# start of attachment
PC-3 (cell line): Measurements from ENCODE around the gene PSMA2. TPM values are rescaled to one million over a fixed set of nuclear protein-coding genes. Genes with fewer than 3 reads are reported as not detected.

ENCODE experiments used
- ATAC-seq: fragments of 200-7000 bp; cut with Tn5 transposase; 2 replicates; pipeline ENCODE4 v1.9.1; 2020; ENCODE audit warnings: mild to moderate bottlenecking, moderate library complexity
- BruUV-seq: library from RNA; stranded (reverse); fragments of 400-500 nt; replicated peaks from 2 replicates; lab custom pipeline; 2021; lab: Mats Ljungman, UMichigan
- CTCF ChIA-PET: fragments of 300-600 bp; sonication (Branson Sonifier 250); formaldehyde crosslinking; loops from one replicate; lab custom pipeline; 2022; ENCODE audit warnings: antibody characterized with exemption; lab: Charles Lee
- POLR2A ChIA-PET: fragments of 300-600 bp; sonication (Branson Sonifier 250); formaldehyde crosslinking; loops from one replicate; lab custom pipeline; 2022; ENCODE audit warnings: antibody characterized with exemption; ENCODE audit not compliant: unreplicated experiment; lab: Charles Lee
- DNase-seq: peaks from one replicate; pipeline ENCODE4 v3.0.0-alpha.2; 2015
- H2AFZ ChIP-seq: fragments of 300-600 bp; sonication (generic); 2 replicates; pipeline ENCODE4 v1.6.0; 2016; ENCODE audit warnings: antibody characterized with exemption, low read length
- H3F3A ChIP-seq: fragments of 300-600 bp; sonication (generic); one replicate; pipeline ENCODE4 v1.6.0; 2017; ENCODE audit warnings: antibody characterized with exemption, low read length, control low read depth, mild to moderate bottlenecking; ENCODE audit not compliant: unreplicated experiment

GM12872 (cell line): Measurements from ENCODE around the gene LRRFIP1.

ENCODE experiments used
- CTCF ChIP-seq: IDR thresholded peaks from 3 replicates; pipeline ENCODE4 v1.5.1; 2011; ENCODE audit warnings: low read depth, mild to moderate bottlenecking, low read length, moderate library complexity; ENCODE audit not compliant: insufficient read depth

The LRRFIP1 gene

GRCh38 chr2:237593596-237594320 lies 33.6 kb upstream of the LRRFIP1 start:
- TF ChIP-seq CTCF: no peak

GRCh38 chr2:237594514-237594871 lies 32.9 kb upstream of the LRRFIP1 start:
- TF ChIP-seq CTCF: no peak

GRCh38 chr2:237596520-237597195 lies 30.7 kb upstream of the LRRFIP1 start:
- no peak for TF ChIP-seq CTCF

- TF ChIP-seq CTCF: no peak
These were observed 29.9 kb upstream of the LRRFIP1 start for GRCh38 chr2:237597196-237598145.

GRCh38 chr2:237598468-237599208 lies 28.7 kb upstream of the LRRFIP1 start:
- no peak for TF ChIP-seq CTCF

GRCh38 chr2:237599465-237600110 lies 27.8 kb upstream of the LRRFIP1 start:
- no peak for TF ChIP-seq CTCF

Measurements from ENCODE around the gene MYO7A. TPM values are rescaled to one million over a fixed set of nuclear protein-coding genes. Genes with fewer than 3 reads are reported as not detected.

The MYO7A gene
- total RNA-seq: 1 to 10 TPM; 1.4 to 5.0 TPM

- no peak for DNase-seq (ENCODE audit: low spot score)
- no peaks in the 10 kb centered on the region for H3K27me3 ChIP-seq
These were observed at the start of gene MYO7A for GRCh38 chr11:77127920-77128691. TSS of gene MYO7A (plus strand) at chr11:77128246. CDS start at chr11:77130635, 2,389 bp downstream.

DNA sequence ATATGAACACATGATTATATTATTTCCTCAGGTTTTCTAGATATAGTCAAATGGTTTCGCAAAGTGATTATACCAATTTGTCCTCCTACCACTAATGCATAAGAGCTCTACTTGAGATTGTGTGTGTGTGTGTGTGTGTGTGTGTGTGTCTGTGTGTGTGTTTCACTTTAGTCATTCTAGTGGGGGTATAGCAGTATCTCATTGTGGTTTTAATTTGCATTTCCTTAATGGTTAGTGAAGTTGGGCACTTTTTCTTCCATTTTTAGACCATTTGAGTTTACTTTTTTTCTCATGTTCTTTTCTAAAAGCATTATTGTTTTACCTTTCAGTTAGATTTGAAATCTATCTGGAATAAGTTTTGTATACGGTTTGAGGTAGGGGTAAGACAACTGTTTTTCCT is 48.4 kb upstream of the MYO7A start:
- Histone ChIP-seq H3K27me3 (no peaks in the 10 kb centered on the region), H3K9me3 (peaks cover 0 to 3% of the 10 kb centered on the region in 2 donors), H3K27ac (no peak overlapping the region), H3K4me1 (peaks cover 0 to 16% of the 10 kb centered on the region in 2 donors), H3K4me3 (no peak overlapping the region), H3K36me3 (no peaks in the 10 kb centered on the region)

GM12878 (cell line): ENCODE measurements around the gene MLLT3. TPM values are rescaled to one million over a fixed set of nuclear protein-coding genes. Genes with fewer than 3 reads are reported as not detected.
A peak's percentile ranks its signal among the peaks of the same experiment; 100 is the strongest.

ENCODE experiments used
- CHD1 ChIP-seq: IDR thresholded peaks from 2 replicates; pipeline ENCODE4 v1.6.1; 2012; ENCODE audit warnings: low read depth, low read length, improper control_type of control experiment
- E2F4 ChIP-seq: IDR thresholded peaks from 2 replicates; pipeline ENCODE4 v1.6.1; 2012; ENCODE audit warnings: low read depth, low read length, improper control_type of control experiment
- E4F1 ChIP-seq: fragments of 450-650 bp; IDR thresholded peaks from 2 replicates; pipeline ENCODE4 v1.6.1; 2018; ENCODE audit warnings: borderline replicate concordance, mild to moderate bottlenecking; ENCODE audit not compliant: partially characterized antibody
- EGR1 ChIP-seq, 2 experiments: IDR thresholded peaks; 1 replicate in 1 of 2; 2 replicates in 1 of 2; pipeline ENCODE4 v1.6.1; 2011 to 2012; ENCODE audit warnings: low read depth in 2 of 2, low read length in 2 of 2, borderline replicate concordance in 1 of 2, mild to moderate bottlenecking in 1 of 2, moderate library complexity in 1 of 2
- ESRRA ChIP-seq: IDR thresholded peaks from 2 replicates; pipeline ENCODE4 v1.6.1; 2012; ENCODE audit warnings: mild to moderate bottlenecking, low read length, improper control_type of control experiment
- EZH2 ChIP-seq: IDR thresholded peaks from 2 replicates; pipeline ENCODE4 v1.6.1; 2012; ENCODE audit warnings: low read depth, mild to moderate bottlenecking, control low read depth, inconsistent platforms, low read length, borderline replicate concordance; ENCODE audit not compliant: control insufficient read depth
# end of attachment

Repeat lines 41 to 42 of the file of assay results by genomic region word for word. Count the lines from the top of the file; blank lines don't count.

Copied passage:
- ESRRA ChIP-seq: IDR thresholded peaks from 2 replicates; pipeline ENCODE4 v1.6.1; 2012; ENCODE audit warnings: mild to moderate bottlenecking, low read length, improper control_type of control experiment
- EZH2 ChIP-seq: IDR thresholded peaks from 2 replicates; pipeline ENCODE4 v1.6.1; 2012; ENCODE audit warnings: low read depth, mild to moderate bottlenecking, control low read depth, inconsistent platforms, low read length, borderline replicate concordance; ENCODE audit not compliant: control insufficient read depth